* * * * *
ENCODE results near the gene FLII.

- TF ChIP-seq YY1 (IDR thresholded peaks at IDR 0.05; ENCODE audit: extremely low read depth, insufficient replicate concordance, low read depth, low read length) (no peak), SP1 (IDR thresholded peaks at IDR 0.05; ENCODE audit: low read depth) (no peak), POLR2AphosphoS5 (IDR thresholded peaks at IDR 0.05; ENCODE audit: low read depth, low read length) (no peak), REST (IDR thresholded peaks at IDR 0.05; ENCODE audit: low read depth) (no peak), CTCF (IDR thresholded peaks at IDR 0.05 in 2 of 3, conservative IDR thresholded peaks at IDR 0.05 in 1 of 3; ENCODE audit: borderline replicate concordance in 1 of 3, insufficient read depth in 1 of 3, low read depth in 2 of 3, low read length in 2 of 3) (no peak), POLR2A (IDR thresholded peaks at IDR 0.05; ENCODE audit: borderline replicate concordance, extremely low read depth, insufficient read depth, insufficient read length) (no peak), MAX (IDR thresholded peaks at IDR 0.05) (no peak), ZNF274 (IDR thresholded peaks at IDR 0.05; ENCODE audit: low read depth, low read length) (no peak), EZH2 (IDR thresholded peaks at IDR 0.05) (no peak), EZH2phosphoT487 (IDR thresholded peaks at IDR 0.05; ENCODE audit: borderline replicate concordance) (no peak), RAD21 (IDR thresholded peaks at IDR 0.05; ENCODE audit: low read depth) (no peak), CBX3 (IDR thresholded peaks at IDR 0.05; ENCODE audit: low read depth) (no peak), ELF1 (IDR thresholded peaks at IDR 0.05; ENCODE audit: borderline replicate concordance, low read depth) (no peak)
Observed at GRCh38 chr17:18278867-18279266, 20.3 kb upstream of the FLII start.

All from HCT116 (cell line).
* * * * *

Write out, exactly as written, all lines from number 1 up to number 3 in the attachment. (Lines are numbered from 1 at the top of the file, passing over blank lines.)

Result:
ENCODE results near the gene FLII.

- TF ChIP-seq YY1 (IDR thresholded peaks at IDR 0.05; ENCODE audit: extremely low read depth, insufficient replicate concordance, low read depth, low read length) (no peak), SP1 (IDR thresholded peaks at IDR 0.05; ENCODE audit: low read depth) (no peak), POLR2AphosphoS5 (IDR thresholded peaks at IDR 0.05; ENCODE audit: low read depth, low read length) (no peak), REST (IDR thresholded peaks at IDR 0.05; ENCODE audit: low read depth) (no peak), CTCF (IDR thresholded peaks at IDR 0.05 in 2 of 3, conservative IDR thresholded peaks at IDR 0.05 in 1 of 3; ENCODE audit: borderline replicate concordance in 1 of 3, insufficient read depth in 1 of 3, low read depth in 2 of 3, low read length in 2 of 3) (no peak), POLR2A (IDR thresholded peaks at IDR 0.05; ENCODE audit: borderline replicate concordance, extremely low read depth, insufficient read depth, insufficient read length) (no peak), MAX (IDR thresholded peaks at IDR 0.05) (no peak), ZNF274 (IDR thresholded peaks at IDR 0.05; ENCODE audit: low read depth, low read length) (no peak), EZH2 (IDR thresholded peaks at IDR 0.05) (no peak), EZH2phosphoT487 (IDR thresholded peaks at IDR 0.05; ENCODE audit: borderline replicate concordance) (no peak), RAD21 (IDR thresholded peaks at IDR 0.05; ENCODE audit: low read depth) (no peak), CBX3 (IDR thresholded peaks at IDR 0.05; ENCODE audit: low read depth) (no peak), ELF1 (IDR thresholded peaks at IDR 0.05; ENCODE audit: borderline replicate concordance, low read depth) (no peak)
Observed at GRCh38 chr17:18278867-18279266, 20.3 kb upstream of the FLII start.